Earlier this week I was putting together a block of code which ended turning into a switch statement with a tangled mess of long case blocks, complicated fall throughs, and ultimately became impossible to follow. Being a stand up guy, I decided to refactor the block using a technique where the case blocks are converted into anonymous functions, indexed into an associative array, and then the correct function is called depending on the value. I haven’t seen this show up too often in PHP code so I thought I’d share.
So what’s the problem?
The life of a switch statement usually starts out relatively benign, you have a few simple conditions and each block is relatively compact:
But then, the switch grows and each case becomes complicated enough that it the entire block becomes mostly unreadable: Ellipsis for effect.
At this point, its hard to reason about what’s going to happen because each case statement has presumably gotten so large and different conditions are “falling” through so the side effects are difficult to trace through.
An alternative to using a normal switch statement is to use a dispatch table, which is basically an array of functions indexed by whatever variable you’d normally be “switching” on. The primary benefit to structuring the code this way is that you can easily reason about side effects since the only variables that can be changed are what captures the return value or anything passed by reference. In addition, since every case is a separate function its a bit easier to edit the code. So what does this look like? It’s actually pretty straightforward:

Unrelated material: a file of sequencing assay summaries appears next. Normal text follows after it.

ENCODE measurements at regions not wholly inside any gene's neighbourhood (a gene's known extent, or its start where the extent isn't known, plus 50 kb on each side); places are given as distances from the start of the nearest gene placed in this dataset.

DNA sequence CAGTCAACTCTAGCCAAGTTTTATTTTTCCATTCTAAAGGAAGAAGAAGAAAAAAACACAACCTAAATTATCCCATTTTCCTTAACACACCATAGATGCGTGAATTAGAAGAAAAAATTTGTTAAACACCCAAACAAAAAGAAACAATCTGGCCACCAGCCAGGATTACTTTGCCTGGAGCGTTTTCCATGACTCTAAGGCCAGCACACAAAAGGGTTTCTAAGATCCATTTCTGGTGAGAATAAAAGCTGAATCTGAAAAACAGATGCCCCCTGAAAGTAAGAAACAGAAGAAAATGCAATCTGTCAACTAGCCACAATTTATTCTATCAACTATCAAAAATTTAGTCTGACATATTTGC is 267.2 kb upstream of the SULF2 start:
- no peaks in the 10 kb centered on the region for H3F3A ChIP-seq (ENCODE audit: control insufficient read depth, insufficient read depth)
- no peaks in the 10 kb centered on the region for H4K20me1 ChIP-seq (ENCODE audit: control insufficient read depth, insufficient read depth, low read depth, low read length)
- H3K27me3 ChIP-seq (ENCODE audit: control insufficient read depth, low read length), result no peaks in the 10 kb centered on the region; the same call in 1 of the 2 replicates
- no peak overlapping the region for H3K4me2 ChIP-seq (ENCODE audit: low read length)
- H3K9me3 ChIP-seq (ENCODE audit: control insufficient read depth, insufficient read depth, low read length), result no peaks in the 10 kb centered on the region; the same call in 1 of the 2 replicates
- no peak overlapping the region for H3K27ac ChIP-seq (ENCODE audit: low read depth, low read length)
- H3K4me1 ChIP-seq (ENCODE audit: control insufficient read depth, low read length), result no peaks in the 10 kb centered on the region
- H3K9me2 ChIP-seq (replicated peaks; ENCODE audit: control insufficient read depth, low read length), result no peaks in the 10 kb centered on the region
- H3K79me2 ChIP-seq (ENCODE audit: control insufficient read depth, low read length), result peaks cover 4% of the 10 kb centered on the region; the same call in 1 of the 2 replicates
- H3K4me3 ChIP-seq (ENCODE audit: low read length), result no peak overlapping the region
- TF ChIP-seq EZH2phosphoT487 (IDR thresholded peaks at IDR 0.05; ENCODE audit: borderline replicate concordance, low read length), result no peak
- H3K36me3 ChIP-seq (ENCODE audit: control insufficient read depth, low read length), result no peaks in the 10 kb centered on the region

Extending from there, you could also call the function with arguments, potentially by reference, and even have all the functions be closures which capture the variables to avoid having to call with arguments.
Anyway, questions or comments always welcome.